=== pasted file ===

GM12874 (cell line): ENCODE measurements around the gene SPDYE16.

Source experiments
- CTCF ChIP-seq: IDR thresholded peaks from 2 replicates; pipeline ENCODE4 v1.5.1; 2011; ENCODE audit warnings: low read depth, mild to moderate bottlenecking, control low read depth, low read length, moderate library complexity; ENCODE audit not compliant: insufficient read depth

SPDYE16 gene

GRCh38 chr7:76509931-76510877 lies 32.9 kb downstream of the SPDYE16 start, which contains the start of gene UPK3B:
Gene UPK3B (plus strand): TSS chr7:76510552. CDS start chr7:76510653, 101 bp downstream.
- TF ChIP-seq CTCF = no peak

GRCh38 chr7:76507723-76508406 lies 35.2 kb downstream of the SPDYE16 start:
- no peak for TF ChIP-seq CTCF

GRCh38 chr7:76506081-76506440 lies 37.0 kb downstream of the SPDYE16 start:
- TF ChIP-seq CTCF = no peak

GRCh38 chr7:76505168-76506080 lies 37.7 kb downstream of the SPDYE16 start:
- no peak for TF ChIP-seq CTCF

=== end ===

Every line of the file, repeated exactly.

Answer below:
GM12874 (cell line): ENCODE measurements around the gene SPDYE16.

Source experiments
- CTCF ChIP-seq: IDR thresholded peaks from 2 replicates; pipeline ENCODE4 v1.5.1; 2011; ENCODE audit warnings: low read depth, mild to moderate bottlenecking, control low read depth, low read length, moderate library complexity; ENCODE audit not compliant: insufficient read depth

SPDYE16 gene

GRCh38 chr7:76509931-76510877 lies 32.9 kb downstream of the SPDYE16 start, which contains the start of gene UPK3B:
Gene UPK3B (plus strand): TSS chr7:76510552. CDS start chr7:76510653, 101 bp downstream.
- TF ChIP-seq CTCF = no peak

GRCh38 chr7:76507723-76508406 lies 35.2 kb downstream of the SPDYE16 start:
- no peak for TF ChIP-seq CTCF

GRCh38 chr7:76506081-76506440 lies 37.0 kb downstream of the SPDYE16 start:
- TF ChIP-seq CTCF = no peak

GRCh38 chr7:76505168-76506080 lies 37.7 kb downstream of the SPDYE16 start:
- no peak for TF ChIP-seq CTCF